Howl on Trial
The Battle for Free Expression
Edited by Bill Morgan, Nancy J. Peters
Introduction by Lawrence Ferlinghetti
A Muse Unplugged
Oct 8, 2007
"At the height of his bardic powers, Allen Ginsberg could terrify the authorities with the mere utterance of the syllable 'om' as he led street throngs of citizens protesting the Vietnam War. Ginsberg reigned as the raucous poet of American hippiedom and as a literary pioneer whose freewheeling masterwork 'Howl' prevailed against government censorship in a landmark obscenity trial 50 years ago.
It is with a queasy feeling of history in retreat that poetry lovers discover that WBAI, long the radio flagship of cocky resistance to government excess, decided last week that it couldn’t risk a 50th anniversary broadcast of the late poet’s recording of 'Howl.' The station retreated out of fear that the Federal Communications Commission would levy large obscenity fines that might bankrupt the small-budget station."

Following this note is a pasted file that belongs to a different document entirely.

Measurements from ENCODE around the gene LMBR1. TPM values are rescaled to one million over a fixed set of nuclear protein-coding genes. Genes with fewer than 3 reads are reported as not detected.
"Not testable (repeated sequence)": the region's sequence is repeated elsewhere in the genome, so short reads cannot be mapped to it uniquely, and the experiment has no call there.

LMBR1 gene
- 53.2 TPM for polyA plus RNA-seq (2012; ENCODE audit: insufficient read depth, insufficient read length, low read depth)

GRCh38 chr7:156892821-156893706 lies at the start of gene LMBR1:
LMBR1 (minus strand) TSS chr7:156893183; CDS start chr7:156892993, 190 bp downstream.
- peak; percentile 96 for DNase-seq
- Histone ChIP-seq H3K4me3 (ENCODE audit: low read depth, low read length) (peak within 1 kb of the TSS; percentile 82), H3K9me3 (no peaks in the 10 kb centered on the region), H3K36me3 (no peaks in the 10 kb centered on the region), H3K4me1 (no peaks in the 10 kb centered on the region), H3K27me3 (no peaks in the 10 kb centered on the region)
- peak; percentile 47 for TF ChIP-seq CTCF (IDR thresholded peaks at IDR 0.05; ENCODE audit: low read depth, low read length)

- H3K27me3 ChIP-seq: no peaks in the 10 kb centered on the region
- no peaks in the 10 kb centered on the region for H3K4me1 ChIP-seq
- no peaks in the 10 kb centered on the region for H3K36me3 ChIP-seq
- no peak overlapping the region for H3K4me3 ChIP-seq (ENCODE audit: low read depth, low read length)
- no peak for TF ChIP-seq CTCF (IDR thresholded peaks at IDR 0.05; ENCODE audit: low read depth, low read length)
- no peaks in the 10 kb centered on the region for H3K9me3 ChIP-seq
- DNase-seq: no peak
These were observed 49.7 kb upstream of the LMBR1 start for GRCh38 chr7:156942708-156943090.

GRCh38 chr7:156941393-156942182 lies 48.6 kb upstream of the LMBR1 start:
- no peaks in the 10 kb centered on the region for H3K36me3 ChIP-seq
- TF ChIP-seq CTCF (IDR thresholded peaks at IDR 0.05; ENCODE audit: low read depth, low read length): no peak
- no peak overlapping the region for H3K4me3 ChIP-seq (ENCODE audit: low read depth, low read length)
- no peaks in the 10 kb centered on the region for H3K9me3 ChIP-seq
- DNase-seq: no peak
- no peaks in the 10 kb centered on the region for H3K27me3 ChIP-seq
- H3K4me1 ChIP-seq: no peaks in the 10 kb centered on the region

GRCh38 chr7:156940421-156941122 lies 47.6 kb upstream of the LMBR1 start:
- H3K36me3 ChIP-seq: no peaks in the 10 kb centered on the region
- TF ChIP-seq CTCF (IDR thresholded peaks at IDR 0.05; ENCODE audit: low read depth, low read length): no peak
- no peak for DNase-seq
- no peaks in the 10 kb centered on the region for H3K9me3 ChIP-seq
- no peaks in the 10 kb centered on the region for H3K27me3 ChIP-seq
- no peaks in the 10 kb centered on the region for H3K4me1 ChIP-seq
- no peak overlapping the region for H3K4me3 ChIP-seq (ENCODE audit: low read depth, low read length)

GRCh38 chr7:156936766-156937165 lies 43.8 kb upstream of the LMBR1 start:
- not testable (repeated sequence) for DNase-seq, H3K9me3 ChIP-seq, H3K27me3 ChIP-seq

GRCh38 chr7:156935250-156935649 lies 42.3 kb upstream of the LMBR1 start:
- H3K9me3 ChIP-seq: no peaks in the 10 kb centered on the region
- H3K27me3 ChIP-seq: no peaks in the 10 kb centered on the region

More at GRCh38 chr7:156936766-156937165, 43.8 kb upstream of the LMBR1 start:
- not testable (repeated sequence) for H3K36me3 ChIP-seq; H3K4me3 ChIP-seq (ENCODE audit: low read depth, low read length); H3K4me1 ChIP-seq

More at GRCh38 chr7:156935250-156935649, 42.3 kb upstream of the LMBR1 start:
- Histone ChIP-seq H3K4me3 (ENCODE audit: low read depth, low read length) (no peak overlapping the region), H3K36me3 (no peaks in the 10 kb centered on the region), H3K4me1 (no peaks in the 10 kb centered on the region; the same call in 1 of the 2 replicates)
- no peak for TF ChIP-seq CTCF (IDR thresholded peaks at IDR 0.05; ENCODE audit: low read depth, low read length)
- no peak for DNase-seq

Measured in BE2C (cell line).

Editorial, The New York Times
FCC, Won't You Please Let Me Be?
Oct 12, 2007
"This past week, WBAI, a public radio station in New York City, was so worried about the FCC’s recent trend of levying astronomically high fines on stations found in violation of obscenity rules that it decided to not air Allen Ginsberg’s epic Beat poem, 'Howl.' Ironically, the impetus for the planned broadcast was that it was the 50th anniversary of a ruling that deemed the poem fit for the airwaves.
On Oct. 3, 1957, the courts ruled that 'Howl' contained 'coarse and vulgar language,' but 'unless the book is entirely lacking in social importance, it cannot be held obscene.' Yet 50 years later, the threat of a six-figure fine has no radio station willing to bet on the poem’s social importance."
Kimberly E. Gittleson, The Harvard Crimson
Howl Against Censorship